Choosing a Condo for Investment vs. Choosing a Home: 4 Things to Watch Out For

Choosing between a condo and a single-family home as an investment property can mean weighing a variety of differences between them and deciding which best fits your investment goals. Knowing the pros and cons of each property style, as well as what to watch out for, will help you get the financial results you’re looking for in your investment property.

Affordability Is Important

Considering the initial purchase price of both condos and single-family homes, a condo is usually the more economical option. Even if you purchase a smaller home, an equivalent condo unit offering the same number of bedrooms typically carries a lower price tag.

Making a smaller investment on purchase allows you more room in the budget to profit from rent payments and gives you more flexibility to compete in the marketplace for quality tenants. For first-time investment buyers, a condo is a more achievable purchase to begin your portfolio.

One major consideration with a condo purchase are the obligatory condo fees. These monthly fees range from one property to the next and include varying features and services. Watch out for high condo fees that may offset the savings from your purchase price and add too much to your monthly budget.


Rubinstein Living Area

Consider How Much Maintenance You Want To Do

Depending on how much time and money you want to invest in your property, a single-family home can be a much different experience for both you and your tenants than a condo. In a home, as the owner you're responsible for all repairs, maintenance, and the related costs as they appear. You may be called in the middle of the night for a blocked toilet repair, or find costly problems in the roof or foundation of the home that can’t be left unaddressed.

In a condo building, many of these repairs and maintenance tasks are taken care of by a designated service provider. The costs for this service are likely included in your condo fees. This is another place where a condo is a benefit over a single-family home. On a monthly basis, you’ll know what you’re paying in fees rather than the unpredictable costs of home repairs, and you’ll rest easy knowing you won’t be getting the middle-of-the-night phone call from your tenant.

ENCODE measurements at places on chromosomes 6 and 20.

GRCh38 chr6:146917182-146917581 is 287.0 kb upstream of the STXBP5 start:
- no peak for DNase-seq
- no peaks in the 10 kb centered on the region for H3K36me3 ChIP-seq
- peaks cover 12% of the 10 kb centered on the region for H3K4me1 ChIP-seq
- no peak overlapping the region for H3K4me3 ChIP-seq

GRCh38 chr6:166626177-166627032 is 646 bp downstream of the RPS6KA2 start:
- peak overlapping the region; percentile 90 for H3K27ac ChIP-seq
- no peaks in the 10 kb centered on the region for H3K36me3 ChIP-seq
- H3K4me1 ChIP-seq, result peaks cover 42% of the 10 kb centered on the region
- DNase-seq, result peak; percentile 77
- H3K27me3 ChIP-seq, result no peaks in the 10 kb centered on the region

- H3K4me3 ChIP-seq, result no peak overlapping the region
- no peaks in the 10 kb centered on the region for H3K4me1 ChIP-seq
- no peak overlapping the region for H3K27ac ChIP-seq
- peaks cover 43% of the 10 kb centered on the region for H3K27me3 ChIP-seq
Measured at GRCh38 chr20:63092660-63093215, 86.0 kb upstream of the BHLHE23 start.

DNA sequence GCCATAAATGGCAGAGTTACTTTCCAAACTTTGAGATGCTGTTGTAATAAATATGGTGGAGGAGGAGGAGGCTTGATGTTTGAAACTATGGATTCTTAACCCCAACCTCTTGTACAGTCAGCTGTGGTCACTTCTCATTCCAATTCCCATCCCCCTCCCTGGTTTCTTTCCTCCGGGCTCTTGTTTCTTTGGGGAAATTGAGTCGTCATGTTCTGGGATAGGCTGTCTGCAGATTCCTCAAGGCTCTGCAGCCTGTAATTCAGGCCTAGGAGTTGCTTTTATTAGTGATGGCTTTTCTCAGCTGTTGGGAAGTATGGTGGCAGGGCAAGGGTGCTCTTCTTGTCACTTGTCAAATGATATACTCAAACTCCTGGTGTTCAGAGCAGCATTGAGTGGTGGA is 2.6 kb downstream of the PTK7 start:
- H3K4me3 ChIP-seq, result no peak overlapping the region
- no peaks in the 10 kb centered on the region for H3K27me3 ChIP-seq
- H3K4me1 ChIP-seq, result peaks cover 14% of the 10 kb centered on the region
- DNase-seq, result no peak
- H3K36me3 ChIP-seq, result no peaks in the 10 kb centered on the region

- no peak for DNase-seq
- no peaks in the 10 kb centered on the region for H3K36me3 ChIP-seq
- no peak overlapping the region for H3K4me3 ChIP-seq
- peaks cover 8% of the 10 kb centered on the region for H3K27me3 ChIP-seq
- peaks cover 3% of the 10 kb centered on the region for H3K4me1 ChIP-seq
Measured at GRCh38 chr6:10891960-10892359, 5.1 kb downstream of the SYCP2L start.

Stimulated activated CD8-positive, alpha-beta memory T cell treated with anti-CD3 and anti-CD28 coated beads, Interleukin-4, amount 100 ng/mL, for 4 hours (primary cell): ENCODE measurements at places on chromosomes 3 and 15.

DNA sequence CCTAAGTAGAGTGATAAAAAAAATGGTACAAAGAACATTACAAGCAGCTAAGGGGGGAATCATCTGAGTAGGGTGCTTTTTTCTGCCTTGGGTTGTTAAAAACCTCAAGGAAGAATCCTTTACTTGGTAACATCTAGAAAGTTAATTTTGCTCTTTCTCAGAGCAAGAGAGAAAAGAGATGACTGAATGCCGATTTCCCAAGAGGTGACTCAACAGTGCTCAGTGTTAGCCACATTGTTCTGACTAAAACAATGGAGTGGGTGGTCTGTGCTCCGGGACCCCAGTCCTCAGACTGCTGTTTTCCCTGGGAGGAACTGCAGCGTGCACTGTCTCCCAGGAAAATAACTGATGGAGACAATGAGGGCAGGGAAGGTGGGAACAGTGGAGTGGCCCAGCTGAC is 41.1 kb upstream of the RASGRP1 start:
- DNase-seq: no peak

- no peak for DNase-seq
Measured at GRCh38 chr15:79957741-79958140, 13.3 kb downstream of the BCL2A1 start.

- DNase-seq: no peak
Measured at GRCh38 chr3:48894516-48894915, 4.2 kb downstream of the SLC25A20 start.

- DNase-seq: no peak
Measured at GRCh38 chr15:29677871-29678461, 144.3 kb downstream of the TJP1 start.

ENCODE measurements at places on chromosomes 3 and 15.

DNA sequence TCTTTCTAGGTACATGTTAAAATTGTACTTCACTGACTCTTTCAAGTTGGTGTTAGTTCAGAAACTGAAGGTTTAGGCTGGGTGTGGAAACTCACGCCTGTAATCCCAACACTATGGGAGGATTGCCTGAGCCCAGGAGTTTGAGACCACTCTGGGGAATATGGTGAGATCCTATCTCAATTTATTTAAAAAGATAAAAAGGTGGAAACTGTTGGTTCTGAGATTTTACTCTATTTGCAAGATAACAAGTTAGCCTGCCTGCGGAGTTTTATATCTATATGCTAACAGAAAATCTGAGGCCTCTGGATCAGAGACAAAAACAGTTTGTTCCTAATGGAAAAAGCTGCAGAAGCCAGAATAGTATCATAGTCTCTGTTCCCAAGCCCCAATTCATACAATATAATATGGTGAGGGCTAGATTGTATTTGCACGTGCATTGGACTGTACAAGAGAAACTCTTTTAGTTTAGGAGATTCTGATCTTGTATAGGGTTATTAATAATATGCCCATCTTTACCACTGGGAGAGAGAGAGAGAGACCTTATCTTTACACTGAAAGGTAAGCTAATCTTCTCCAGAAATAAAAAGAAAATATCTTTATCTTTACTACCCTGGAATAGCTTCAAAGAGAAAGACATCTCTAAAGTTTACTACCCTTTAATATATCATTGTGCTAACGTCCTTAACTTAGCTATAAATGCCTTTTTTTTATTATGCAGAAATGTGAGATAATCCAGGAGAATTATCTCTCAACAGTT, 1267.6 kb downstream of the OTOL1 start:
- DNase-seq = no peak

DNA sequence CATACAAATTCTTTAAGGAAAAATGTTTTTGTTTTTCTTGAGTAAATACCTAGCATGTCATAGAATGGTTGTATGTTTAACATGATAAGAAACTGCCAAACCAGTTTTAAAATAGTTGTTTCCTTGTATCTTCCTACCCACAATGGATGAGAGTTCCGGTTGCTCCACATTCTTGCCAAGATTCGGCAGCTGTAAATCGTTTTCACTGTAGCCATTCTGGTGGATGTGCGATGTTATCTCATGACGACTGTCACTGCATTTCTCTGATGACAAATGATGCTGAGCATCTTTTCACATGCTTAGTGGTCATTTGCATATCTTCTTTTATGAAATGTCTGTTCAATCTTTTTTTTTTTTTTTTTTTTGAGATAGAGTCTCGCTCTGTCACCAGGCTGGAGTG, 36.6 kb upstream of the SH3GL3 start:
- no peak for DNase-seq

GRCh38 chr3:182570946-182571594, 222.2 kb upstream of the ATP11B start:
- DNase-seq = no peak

However, not all condo boards operate equally. Watch out for mismanaged properties showing excessive (or insufficient) spending, units and buildings falling into disrepair. Make sure to look into the property’s history of special assessments.

While condo investment can be a more stable investment for the long term, if the condo is mismanaged, you could find yourself with unexpected expenses.


What Kind Of Lifestyle Are You Looking For?

One of the most common reasons for tenants to rent a single-family home over a condo is access to a yard. If your tenants have children, of course this is a deciding factor for them as they’ll want space to play outdoors. However, that isn’t to say a condo can’t also be a great solution for any type of tenant if the amenities are in place.

Location is an attractive feature in a condo. If the building is located near plenty of green space, a river valley, and loads of shopping options, this can appeal to a wide variety of tenants. If you’re seeking to attract families to your property, you’ll need to ensure there is access to schools, whether it is within the vicinity or accessible by transit.

Tenants may also be happy to sacrifice a backyard if your condo offers alternative options, such as private outdoor space like a balcony. If your condo also offers additional amenities such as a gym, pool, or other lifestyle features, this can also be attractive.


Carrera Living Area

Investment Value Over Time

Depending on where your investment property is located, a single-family home and a condo will have very different appreciation trends. Of course, you want your property to provide the best return on investment possible, so you’ll need to do your research on how properties in the area have fared in the past.

Single-family homes tend to have a more aggressive appreciation rate. Due to the lack of mandatory monthly fees (like condo fees), buyers are more willing to increase their purchase price on a single-family home. However, a condo can also appreciate well if it’s in the right location and creating the right lifestyle to be in demand.

Watch for questionable value fluctuations in the neighbourhood. Your investment value should be as predictable as possible to ensure a return not only for today but for the long term as well.

While deliberating the differences between investing in a single-family home and a condo property, be sure to consider the possible pitfalls of each option. By investing with your eyes wide open, you can rest assured your decision is one that will yield the returns you’re looking for.

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